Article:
Urasawa Naoki

Tagged: Comics | Art | Author

(1960-    ) Japanese artist and Manga creator, whose early output was largely non-genre, but whose more recent forays into science fiction and Equipoise have met with widespread acclaim. A graduate in Economics from Meisei University, his short story "Return" won a comics prize, luring him into the manga publishing industry with his professional debut "Beta" (graph 1983 Golgo 13 Bessatsu). Both were included in his early short story collection NASA (graph 1988), which also included linked short stories, in which the titular "Nippon Amateur Space Association" of middle-aged salarymen dream the impossible dream of going into space.

The bulk of Urasawa's work has appeared in the Big Comics family of magazines, aimed at adult male readers. He first found fame with Yawara! A Fashionable Judo Girl (graph 1986-1983 Big Comic Spirits), a sporting manga about an aspirant martial artist. Police procedurals and military fiction followed, until Master Keaton (November 1988-August 1994 Big Comic Original), a Technothriller about an SAS soldier who becomes a troubleshooting insurance investigator for Lloyd's of London. Despite long-running success, both of the manga and its Anime spin-off, publication of the former was suspended in 2005 in the wake of an accreditation dispute between Urasawa and the estate of the original author – Hajime Kimura (1946-2004), writing as Hokusei Katsuchika.

Monster (graph December 1994-December 2001 Big Comic Original), written and drawn by Urasawa, is a protracted and intricate exercise in Psychology and ethics, in which a discredited surgeon realizes that the young boy whose life he once saved, at the expense of his own career, has grown up to become a serial killer. His investigations drag him into the aftermath of a forgotten Eastern bloc Eugenics experiment designed to create the perfect soldier (> Superman; Medicine). Monster was the first of Urasawa's works to combine the tone of a noir policier with the Paranoia of a conspiracy thriller: a perspective that has informed all of his subsequent major works.

Urasawa's modern reputation is founded on two more recent titles, both of which have won him Seiun Awards in the Comics category. Pluto (graph September 2003-April 2009 Big Comic Original) is Recursive SF that retells a central story arc from Osamu Tezuka's {ASTROBOY}, focusing on the original protagonist's Robot nemesis, as seen through the police procedural of a robot detective (> Crime and Punishment). His best known work is English is arguably 20-seiki Shōnen: Honkaku Kagaku Bōken Manga ["20th Century Boys: A Serious Science Adventure Comic"] (graph 1999-2006 Big Comic Spirits; trans as 20th Century Boys 2009), a conspiracy fable in which a group of adults come to suspect that a dangerous millennial cult has its origins in the Pulp-inspired games they once played as children (> Children in SF; Religion). The story was also adapted into a live-action film trilogy, {20TH CENTURY BOYS} (2008-2009 Japan). However, despite a genre-based image abroad, science fiction is still regarded in Japan as only a fraction of Urasawa's work, which also includes a long-running tennis saga, a series of military thrillers, and even a nonfiction book, Dylan o Katarō ["Discussing Dylan"] (2007), about the singer-songwriter Bob Dylan.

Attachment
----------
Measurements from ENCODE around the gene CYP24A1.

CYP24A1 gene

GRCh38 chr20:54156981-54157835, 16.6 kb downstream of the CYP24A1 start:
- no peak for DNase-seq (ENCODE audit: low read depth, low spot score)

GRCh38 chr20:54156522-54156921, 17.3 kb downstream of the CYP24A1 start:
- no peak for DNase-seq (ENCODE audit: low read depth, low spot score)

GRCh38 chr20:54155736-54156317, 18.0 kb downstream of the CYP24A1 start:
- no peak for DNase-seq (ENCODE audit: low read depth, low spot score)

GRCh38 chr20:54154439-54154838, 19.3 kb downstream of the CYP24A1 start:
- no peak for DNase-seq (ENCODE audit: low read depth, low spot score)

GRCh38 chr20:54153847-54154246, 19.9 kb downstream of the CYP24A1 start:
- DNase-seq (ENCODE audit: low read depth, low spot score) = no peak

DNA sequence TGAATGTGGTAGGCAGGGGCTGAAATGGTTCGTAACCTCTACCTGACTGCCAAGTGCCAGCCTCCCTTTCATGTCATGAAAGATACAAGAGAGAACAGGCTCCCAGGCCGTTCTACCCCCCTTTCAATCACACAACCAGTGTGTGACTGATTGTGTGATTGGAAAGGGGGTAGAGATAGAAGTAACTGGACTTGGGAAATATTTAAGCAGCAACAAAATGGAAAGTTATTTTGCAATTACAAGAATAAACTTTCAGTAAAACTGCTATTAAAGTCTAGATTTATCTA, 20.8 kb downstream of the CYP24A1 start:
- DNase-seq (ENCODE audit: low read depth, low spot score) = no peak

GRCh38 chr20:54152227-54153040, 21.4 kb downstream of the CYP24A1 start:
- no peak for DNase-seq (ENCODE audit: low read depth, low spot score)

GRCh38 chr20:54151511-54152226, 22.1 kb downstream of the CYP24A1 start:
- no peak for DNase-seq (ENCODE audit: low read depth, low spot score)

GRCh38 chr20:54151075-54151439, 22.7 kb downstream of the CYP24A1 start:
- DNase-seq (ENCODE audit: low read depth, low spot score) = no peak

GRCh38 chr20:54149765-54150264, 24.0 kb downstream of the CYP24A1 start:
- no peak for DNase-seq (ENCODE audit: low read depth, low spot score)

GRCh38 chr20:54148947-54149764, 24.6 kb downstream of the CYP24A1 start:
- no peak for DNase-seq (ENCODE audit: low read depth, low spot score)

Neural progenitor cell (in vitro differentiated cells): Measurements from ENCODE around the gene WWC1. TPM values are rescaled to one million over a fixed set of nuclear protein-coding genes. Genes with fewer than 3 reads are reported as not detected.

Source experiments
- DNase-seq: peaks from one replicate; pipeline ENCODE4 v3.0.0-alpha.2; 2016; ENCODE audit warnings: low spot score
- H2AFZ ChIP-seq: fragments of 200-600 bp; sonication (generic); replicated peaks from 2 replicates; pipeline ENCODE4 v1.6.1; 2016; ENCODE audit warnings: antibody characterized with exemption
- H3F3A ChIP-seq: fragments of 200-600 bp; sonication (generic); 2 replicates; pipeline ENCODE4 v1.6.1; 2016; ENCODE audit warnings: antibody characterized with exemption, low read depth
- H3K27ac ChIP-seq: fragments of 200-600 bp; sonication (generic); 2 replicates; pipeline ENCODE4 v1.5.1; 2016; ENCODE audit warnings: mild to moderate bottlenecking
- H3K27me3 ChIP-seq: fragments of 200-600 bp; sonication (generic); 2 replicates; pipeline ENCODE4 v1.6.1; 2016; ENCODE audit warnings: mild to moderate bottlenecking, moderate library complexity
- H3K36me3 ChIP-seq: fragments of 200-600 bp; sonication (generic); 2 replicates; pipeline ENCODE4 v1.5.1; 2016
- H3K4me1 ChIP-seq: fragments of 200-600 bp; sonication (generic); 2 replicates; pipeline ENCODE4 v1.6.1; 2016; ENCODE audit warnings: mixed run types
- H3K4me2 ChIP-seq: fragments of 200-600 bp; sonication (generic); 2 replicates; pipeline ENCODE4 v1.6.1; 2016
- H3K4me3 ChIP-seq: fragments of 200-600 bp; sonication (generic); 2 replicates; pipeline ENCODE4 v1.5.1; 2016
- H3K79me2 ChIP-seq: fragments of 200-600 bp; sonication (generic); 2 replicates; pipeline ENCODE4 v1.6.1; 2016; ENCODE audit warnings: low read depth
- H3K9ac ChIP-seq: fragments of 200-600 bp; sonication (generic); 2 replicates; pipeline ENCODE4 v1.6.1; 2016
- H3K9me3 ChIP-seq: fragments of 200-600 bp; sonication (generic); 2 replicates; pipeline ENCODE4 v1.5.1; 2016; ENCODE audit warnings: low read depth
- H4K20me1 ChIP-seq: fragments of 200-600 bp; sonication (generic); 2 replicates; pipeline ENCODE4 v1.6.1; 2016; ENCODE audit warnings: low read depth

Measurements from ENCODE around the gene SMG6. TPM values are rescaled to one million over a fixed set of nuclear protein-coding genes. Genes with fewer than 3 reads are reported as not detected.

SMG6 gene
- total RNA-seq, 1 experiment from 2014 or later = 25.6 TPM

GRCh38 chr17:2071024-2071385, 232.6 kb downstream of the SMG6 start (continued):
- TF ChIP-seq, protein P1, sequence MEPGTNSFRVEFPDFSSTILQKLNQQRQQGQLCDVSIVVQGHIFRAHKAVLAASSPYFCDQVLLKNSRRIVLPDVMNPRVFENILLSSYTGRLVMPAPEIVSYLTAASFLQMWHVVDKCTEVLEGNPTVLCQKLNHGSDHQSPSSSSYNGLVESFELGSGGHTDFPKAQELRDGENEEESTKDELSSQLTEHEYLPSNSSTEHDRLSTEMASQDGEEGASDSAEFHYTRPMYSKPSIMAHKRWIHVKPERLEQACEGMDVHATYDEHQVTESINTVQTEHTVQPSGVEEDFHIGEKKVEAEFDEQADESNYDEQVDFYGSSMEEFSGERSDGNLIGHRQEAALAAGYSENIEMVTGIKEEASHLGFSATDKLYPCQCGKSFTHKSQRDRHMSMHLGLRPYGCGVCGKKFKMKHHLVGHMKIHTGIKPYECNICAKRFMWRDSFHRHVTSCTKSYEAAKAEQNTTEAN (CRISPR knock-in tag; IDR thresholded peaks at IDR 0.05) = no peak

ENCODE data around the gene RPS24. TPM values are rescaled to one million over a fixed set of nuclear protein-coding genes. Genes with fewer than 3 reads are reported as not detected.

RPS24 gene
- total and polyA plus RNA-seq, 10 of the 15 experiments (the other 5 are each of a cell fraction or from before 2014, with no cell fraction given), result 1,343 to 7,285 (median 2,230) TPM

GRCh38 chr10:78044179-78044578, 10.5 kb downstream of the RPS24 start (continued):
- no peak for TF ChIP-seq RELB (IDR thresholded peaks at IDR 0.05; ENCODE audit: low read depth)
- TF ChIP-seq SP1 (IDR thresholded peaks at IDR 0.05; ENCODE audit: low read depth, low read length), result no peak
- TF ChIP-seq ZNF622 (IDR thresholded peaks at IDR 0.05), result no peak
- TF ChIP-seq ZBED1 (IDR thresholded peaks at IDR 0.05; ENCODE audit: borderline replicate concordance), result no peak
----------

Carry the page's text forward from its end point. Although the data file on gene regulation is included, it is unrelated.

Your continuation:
Many of Urasawa's manga have also been adapted into Anime form, often with broadcast runs substantially longer than the single-season average for modern Japanese television shows. His most recent work of note is Billy Bat (graph October 2008-ongoing Shūkan Comic Morning), in which an American-born comic artist travels to Japan, worried that his hard-boiled comic "Billy Bat" has inadvertently infringed the copyright of a Japanese artist. Instead, he discovers that "Billy Bat" is an ancient symbol which has exerted great power for many centuries, a McGuffin sought after by Secret Masters in order to gain access to a scroll that supposedly grants its owner the power to rule the world (> Basilisks). [JonC]

Naoki Urasawa

born Tokyo, Japan: 2 February 1960

died

works (selected)

  • NASA: Urasawa Naoki Tanben-shū ["NASA: Collected Short Works of Naoki Urasawa"] (Tokyo: Shōgakukan, 1988) [coll: graph: pb/Naoki Urasawa]
  • Monster (Tokyo: Shōgakukan, 1988) [graph: in 18 volumes: pb/Naoki Urasawa]
    • Monster (San Francisco, California: Viz Media, 2006) [graph: translation of the above: pb/Naoki Urasawa]
  • 20-seiki Shōnen: Honkaku Kagaku Boken Manga ["20th Century Boys: A Serious Science Adventure Comic"] (Tokyo: Shōgakukan, 2009) [graph: vt 21-seiki Shōnen for final two volumes: in 22 volumes: pb/Naoki Urasawa]
    • 20th Century Boys (San Francisco, California: Viz Media, 2009) [graph: trans of the above in 22 volumes: pb/Naoki Urasawa]
  • Pluto (Tokyo: Shogakukan, 2004) [graph: in eight volumes: pb/Naoki Urasawa]
    • Pluto: Urasawa x Tezuka (San Francisco, California: Viz Media, 2009) [graph: ongoing trans of the above: pb/Naoki Urasawa]
  • Dylan o Katarō ["Discussing Dylan"] (Tokyo: Shōgakukan, 2007) with Kōji Wakui [nonfiction: pb/Naoki Urasawa]
  • Billy Bat (Tokyo: Kōdansha, 2009) [graph: in four volumes ongoing: pb/Naoki Urasawa]

links

Previous versions of this entry

Website design and build: STEEL

Site ©2011 Gollancz, SFE content ©2011 SFE Ltd.